# hurst: Hurst Exponent

### Description

Calculates the Hurst exponent using R/S analysis.

### Usage

 `1` ``` hurstexp(x, d = 50, display = TRUE) ```

### Arguments

 `x` a time series. `d` smallest box size; default 50. `display` logical; shall the results be printed to the console?

### Details

`hurstexp(x)` calculates the Hurst exponent of a time series `x` using R/S analysis, after Hurst, with slightly different approaches, or corrects it with small sample bias, see for example Weron.

These approaches are a corrected R/S method, an empirical and corrected empirical method, and a try at a theoretical Hurst exponent. It should be mentioned that the results are sometimes very different, so providing error estimates will be highly questionable.

Optimal sample sizes are automatically computed with a length that possesses the most divisors among series shorter than `x` by no more than 1 percent.

### Value

`hurstexp(x)` returns a list with the following components:

• `Hs` - simplified R over S approach

• `Hrs` - corrected R over S Hurst exponent

• `He` - empirical Hurst exponent

• `Hal` - corrected empirical Hurst exponent

• `Ht` - theoretical Hurst exponent

### Note

Derived from Matlab code of R. Weron, published on Matlab Central.

### References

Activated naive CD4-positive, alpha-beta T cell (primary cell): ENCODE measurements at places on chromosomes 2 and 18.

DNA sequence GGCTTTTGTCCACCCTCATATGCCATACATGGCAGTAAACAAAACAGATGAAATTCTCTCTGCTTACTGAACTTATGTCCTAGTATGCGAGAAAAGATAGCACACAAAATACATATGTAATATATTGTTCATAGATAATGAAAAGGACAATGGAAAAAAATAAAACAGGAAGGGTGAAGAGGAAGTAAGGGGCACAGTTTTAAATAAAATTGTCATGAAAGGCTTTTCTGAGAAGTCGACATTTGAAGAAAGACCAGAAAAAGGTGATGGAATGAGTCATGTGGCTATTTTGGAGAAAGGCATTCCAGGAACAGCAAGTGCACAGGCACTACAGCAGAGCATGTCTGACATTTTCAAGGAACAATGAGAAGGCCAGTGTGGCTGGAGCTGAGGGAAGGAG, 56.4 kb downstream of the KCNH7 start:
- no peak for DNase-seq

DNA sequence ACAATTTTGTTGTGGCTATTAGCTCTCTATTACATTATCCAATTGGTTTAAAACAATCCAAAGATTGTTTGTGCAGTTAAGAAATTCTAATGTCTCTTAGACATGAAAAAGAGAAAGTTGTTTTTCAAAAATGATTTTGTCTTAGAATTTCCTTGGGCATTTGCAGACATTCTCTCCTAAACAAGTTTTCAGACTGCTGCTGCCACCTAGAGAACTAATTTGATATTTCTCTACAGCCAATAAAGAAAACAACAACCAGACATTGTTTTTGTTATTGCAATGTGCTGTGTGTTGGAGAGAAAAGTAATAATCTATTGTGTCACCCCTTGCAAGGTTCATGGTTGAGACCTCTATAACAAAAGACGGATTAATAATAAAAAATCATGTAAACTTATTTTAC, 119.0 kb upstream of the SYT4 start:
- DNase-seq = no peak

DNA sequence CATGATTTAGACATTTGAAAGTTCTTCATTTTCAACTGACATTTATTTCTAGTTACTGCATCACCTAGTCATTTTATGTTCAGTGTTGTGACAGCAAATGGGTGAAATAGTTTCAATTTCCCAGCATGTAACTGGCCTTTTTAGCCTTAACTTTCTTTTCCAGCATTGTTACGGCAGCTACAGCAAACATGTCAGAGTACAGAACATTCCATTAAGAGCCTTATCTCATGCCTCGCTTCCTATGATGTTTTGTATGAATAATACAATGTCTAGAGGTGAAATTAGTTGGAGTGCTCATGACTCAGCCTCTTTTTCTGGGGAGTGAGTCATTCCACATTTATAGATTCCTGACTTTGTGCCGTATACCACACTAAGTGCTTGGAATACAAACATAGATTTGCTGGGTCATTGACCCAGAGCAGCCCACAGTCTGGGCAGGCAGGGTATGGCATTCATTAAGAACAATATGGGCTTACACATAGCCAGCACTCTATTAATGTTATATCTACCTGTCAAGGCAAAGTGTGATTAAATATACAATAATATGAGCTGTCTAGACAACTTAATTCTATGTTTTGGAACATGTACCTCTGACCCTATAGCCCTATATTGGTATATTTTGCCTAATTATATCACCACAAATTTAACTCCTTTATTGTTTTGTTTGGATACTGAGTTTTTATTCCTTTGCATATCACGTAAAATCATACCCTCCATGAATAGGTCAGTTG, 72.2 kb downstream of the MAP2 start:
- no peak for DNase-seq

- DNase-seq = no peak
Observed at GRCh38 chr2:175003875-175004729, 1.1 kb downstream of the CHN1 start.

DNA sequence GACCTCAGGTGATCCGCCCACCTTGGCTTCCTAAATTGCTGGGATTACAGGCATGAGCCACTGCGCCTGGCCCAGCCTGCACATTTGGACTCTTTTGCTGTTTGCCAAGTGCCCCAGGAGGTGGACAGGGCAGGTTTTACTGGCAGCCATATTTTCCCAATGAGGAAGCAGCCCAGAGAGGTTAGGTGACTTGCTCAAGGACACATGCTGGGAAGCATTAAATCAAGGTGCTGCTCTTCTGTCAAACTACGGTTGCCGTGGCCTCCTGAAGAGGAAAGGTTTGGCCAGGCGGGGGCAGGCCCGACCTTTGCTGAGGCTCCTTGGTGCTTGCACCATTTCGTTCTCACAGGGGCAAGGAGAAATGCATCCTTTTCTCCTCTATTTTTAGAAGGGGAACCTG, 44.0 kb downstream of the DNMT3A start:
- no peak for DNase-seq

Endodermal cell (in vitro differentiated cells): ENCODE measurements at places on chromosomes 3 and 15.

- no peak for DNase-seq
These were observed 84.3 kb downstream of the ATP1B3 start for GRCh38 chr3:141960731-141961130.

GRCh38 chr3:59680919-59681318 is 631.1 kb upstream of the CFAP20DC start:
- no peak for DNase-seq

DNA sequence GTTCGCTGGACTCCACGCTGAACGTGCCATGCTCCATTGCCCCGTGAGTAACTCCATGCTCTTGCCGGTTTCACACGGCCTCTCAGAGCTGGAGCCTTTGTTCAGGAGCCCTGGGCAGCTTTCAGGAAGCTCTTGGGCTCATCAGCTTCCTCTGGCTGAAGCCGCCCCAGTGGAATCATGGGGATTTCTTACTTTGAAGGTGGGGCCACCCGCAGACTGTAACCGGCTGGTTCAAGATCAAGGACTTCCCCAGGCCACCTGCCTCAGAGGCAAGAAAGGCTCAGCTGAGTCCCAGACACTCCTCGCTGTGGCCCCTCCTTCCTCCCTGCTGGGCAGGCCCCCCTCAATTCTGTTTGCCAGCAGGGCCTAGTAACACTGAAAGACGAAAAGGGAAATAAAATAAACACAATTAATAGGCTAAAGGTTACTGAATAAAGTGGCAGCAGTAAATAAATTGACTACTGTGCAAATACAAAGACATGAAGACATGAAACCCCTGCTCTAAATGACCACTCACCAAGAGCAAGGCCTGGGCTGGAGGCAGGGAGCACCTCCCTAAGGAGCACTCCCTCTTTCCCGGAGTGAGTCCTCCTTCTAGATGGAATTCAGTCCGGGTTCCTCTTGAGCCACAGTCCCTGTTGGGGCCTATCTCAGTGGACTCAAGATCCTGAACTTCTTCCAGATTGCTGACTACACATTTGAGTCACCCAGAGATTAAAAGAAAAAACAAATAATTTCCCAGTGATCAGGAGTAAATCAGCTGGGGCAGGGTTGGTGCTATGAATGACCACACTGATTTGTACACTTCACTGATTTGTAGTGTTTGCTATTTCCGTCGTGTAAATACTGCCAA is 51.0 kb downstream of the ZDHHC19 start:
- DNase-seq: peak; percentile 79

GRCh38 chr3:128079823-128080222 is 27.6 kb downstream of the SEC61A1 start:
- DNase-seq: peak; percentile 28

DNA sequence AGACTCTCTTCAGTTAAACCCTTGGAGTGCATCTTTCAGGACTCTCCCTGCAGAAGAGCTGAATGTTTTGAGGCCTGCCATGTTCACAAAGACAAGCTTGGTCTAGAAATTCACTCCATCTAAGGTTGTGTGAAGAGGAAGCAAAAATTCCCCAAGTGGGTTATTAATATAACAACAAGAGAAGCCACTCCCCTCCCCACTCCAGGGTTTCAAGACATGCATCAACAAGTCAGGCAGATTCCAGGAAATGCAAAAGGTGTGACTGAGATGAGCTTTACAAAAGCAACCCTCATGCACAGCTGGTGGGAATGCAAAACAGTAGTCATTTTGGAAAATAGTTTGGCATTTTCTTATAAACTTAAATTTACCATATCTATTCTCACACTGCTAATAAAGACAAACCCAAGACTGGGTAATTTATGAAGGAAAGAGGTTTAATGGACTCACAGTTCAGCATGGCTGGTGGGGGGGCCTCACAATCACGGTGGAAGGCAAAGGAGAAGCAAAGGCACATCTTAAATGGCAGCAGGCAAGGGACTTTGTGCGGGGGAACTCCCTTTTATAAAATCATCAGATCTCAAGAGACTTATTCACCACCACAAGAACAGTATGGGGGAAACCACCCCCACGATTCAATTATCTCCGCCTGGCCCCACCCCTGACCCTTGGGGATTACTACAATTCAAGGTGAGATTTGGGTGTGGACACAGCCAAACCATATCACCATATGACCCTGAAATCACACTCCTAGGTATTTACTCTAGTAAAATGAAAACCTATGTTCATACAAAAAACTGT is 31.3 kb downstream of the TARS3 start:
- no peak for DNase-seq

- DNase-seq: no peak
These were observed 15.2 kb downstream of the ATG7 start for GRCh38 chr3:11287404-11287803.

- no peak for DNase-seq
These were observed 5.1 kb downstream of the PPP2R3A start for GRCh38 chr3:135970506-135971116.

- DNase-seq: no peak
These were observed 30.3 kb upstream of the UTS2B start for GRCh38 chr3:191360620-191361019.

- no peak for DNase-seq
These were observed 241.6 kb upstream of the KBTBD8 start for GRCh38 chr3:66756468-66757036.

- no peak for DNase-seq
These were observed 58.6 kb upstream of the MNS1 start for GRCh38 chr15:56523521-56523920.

H.E. Hurst (1951) Long-term storage capacity of reservoirs, Transactions of the American Society of Civil Engineers 116, 770-808.

R. Weron (2002) Estimating long range dependence: finite sample properties and confidence intervals, Physica A 312, 285-299.

`fractal::hurstSpec, RoverS, hurstBlock` and `fArma::LrdModelling`

### Examples

 ``` 1 2 3 4 5 6 7 8 9 10 11 12 13 14 15 16 17 18 19 20 21 22 23 24 25 26 27 28 29 30 31 32 33 34 35 36 37 38 39 40 41 42 43 44 45 46 47 48 49 50 51 52 53 54 55 56 57 58``` ```## Computing the Hurst exponent data(brown72) x72 <- brown72 # H = 0.72 xgn <- rnorm(1024) # H = 0.50 xlm <- numeric(1024); xlm[1] <- 0.1 # H = 0.43 for (i in 2:1024) xlm[i] <- 4 * xlm[i-1] * (1 - xlm[i-1]) hurstexp(brown72, d = 128) # 0.72 # Simple R/S Hurst estimation: 0.6590931 # Corrected R over S Hurst exponent: 0.7384611 # Empirical Hurst exponent: 0.7068613 # Corrected empirical Hurst exponent: 0.6838251 # Theoretical Hurst exponent: 0.5294909 hurstexp(xgn) # 0.50 # Simple R/S Hurst estimation: 0.5518143 # Corrected R over S Hurst exponent: 0.5982146 # Empirical Hurst exponent: 0.6104621 # Corrected empirical Hurst exponent: 0.5690305 # Theoretical Hurst exponent: 0.5368124 hurstexp(xlm) # 0.43 # Simple R/S Hurst estimation: 0.4825898 # Corrected R over S Hurst exponent: 0.5067766 # Empirical Hurst exponent: 0.4869625 # Corrected empirical Hurst exponent: 0.4485892 # Theoretical Hurst exponent: 0.5368124 ## Compare with other implementations ## Not run: library(fractal) x <- x72 hurstSpec(x) # 0.776 # 0.720 RoverS(x) # 0.717 hurstBlock(x, method="aggAbs") # 0.648 hurstBlock(x, method="aggVar") # 0.613 hurstBlock(x, method="diffvar") # 0.714 hurstBlock(x, method="higuchi") # 1.001 x <- xgn hurstSpec(x) # 0.538 # 0.500 RoverS(x) # 0.663 hurstBlock(x, method="aggAbs") # 0.463 hurstBlock(x, method="aggVar") # 0.430 hurstBlock(x, method="diffvar") # 0.471 hurstBlock(x, method="higuchi") # 0.574 x <- xlm hurstSpec(x) # 0.478 # 0.430 RoverS(x) # 0.622 hurstBlock(x, method="aggAbs") # 0.316 hurstBlock(x, method="aggVar") # 0.279 hurstBlock(x, method="diffvar") # 0.547 hurstBlock(x, method="higuchi") # 0.998 ## End(Not run) ```

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